So far, my impressions are completely favorable of the Gateway CX2620. The digitizer and stylus are far more responsive than I’d feared, and the notebook itself is simply packed with useful software. OneNote came with the package, and I installed it immediately. There is a lot of overlap there with the new Microsoft Journal program, and I’m not sure what the ultimate breakdown in tasking will be there. Right now, I’m more impressed with OneNote for meeting note captures (especially in light of the audio recording feature) and book outlining/notetaking, and Journal for everyday writing. I used it for my morning pages this morning and it was pretty cool – just like writing by hand in a notebook.

My main purpose in buying a tablet as opposed to a laptop was to be able to write notes and capture them immediately for later searchability. Can’t really do that with a regular laptop or with paper and pen. After a full 24 hours of playing around with George, I do know one thing, however: tablets are no longer "faddish" tools that will pass like a trend, if they ever were. This tablet is a bona fide next-generation development that offers true strengths and functionality you just can’t get with a regular laptop.

Monday Morning Roundup

May 15, 2006

Things are hectic and crazy here at TAL, as always. Thanks for your continued patience while I try to forge a more consistent posting schedule – something between "every few hours" and "once a month" is my goal.

Airports and stakeholders in the news lately (links subject to disappearing/archival after 7 days):

  • San Diegans are involved in what one article calls potentially "the biggest landlord/tenant dispute in their history" over the need for airport development. The crux of the issue: the current digs are conveniently located, but woefully small. Of three military sites which serve as the main options available for relocation, one – the Marine field at Miramar – is the frontrunner. But both the Marines and the Navy nix a joint use approach. How will it all end – with the airport tied on the tracks a la imperiled Pauline? Stay tuned for a real-life demo of NIMBY in action. (LA Times)
  • Planning to pick up a Prada bag on your next jaunt to Shanghai? Good luck with that. Prada SA has opted to close its authorization for the store in the Pudong International Airport, after counterfeit goods were found. Wonder what the percentage rent on a Prada store would run …(ChinaDaily)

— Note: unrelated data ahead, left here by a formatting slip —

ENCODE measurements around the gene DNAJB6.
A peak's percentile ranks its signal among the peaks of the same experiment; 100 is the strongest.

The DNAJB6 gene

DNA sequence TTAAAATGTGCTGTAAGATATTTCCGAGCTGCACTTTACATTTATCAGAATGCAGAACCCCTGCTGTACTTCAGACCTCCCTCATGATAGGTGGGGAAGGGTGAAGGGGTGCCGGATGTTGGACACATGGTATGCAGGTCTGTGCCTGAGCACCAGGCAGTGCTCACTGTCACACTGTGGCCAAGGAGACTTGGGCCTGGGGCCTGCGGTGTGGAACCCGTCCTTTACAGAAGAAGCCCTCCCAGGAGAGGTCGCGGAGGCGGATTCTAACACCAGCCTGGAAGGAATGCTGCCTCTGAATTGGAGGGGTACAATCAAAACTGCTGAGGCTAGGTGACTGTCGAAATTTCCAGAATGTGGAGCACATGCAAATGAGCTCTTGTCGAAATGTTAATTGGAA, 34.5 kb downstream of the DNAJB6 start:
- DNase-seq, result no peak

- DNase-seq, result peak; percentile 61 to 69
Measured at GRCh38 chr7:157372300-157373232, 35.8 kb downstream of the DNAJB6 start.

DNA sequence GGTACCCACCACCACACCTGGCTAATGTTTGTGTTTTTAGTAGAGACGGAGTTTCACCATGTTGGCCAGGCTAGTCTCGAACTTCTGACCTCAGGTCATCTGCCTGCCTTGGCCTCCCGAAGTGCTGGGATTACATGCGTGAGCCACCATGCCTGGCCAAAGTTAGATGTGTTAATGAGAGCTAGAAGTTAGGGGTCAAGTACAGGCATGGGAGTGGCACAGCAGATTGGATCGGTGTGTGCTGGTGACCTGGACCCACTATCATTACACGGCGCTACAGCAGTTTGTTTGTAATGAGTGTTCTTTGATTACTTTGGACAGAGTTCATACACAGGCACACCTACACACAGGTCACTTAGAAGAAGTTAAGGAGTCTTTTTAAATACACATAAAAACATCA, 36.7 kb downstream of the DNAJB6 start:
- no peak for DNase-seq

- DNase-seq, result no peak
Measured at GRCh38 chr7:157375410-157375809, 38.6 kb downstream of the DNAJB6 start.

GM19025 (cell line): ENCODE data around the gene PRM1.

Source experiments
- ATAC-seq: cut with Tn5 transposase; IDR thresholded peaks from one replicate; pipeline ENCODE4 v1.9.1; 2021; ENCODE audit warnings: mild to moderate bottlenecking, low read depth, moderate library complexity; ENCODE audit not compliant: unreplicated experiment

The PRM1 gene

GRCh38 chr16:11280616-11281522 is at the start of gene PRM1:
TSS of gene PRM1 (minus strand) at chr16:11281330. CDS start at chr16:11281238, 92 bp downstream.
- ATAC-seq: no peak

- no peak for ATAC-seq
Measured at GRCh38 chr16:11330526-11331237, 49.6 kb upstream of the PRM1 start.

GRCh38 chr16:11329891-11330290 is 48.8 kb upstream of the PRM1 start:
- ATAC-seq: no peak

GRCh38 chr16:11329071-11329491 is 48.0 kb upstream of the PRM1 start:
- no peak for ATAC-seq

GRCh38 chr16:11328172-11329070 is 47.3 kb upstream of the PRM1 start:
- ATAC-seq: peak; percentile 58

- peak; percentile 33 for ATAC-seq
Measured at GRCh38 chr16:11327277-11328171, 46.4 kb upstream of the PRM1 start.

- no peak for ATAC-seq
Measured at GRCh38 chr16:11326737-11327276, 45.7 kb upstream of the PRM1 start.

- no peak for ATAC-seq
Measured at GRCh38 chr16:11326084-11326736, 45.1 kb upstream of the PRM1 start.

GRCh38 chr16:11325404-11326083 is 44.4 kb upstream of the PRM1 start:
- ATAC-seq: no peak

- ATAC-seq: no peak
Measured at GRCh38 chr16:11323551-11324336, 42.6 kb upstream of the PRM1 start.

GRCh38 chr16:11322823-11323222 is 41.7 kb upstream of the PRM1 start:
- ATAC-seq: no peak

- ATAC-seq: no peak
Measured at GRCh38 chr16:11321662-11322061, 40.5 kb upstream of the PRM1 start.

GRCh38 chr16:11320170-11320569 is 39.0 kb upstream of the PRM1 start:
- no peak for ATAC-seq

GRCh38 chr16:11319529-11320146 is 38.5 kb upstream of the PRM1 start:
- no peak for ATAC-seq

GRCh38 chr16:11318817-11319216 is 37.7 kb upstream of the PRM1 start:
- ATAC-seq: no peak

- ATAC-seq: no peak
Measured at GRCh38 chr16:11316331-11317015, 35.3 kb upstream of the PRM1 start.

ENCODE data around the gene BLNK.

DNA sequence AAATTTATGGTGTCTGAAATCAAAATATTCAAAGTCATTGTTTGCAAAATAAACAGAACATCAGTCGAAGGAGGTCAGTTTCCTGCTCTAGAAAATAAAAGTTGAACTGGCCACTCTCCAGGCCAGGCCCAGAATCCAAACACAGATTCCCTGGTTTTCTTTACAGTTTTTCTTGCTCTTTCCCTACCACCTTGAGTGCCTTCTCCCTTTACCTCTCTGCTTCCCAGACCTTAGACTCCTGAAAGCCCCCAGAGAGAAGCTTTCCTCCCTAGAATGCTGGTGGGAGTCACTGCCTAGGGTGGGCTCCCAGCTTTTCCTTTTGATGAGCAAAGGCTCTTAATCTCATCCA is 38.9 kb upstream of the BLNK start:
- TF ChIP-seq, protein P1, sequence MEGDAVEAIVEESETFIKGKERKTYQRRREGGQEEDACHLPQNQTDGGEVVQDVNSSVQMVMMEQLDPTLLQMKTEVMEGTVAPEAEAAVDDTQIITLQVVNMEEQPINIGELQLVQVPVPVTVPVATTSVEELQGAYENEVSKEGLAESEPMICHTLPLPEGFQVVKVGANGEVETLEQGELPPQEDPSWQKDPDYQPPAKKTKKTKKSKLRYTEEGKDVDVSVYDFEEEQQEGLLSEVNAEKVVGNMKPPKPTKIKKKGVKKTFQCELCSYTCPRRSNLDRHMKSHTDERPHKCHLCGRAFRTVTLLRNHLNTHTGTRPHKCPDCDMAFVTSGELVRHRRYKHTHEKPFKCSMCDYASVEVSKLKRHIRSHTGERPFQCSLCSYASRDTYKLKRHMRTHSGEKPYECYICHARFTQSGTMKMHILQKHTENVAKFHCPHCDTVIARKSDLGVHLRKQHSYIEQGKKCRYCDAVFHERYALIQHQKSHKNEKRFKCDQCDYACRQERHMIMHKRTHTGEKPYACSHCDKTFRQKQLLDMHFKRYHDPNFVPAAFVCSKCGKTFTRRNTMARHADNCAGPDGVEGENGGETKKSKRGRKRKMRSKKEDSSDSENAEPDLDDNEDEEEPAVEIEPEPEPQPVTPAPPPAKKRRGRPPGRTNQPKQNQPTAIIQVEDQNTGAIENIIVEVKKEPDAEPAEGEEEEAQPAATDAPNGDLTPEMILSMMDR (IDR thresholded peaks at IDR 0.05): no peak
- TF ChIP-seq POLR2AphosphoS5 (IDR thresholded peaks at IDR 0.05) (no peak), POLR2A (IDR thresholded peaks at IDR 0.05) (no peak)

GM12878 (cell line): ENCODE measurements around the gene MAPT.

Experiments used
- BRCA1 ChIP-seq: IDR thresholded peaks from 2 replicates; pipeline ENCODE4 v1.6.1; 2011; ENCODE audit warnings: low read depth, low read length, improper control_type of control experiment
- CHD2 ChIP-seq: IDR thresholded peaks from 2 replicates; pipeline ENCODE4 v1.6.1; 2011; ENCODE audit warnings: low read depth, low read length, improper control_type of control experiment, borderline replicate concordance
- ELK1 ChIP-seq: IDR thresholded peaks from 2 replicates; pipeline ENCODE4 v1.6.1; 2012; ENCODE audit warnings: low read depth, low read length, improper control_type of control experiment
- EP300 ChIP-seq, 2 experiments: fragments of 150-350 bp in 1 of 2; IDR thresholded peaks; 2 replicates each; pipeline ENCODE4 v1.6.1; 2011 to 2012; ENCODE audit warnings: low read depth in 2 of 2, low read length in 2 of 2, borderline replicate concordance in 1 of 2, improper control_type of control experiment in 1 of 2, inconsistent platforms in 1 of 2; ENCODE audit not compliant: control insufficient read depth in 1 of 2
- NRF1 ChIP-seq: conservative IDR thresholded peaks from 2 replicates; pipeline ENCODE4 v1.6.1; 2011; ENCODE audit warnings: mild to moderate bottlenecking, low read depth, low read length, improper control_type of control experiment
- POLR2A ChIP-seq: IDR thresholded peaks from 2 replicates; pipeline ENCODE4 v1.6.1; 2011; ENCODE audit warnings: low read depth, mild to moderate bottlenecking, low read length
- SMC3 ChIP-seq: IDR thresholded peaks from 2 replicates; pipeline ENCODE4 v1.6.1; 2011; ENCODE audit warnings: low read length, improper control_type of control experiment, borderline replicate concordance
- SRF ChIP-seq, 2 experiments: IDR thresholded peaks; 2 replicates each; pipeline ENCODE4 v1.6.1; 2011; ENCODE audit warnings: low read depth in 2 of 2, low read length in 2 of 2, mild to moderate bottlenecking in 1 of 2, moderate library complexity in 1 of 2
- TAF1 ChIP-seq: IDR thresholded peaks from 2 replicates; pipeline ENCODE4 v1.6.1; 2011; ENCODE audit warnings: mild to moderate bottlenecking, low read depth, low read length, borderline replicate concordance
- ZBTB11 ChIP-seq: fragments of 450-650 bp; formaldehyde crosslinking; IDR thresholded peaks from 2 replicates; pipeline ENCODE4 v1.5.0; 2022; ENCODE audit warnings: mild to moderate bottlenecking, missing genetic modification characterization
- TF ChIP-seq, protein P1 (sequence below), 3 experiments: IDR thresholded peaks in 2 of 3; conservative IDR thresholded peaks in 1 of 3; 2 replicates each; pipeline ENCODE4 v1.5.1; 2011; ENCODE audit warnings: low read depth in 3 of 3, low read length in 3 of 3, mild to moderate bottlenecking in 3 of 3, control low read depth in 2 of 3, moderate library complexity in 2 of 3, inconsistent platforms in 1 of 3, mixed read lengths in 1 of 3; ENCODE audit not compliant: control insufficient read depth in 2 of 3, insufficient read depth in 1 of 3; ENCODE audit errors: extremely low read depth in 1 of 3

• An eminent domain battle is brewing over a privately-owned field in New Jersey. Solberg is owned by the Solberg family, which opposes a referendum scheduled tomorrow on whether Readington Township authorities will be permitted to undertake a $22 million bond issue, with an eye towards purchasing development rights and open space around the airport. (NJ.com)
  • Panama City/Bay County Airport Authority officials report that they’ve received the FEIS (Final Environmental Impact Statement) from the FAA for the proposed relocation of the airport. The final ROD should be issued in September. (ANN)
  • More on Wright: Southwest mentions the "T" word (takings) and says any closure of Love would come with a price tag exceeding "the stock options of all American Airline’s executives combined." (MSNBC.com)

Haven’t done this in awhile! In the news recently:

  • Airport Business News reprints from the San Francisco Chronicle a report on expected high traffic numbers this summer.
  • A circulated offer of truce from Dallas/Fort Worth surfaced, signalling a potential break in the Wright Amendment logjam. (Airport Business News)
  • Rep. Mary Bono lobbied President Bush directly for additional funding for the Palm Springs tower on a recent trip. (The Desert Sun)
  • TSA is reportedly looking at a bonus structure to reduce high turnover among screeners. (USA Today)
  • The San Diego Airport Authority’s public relations program is the focus of two articles offered at Voice of San Diego, raising the question: if you don’t do PR, you lose – and if you do PR, you lose – are airports just not going to win this one, no matter what they do?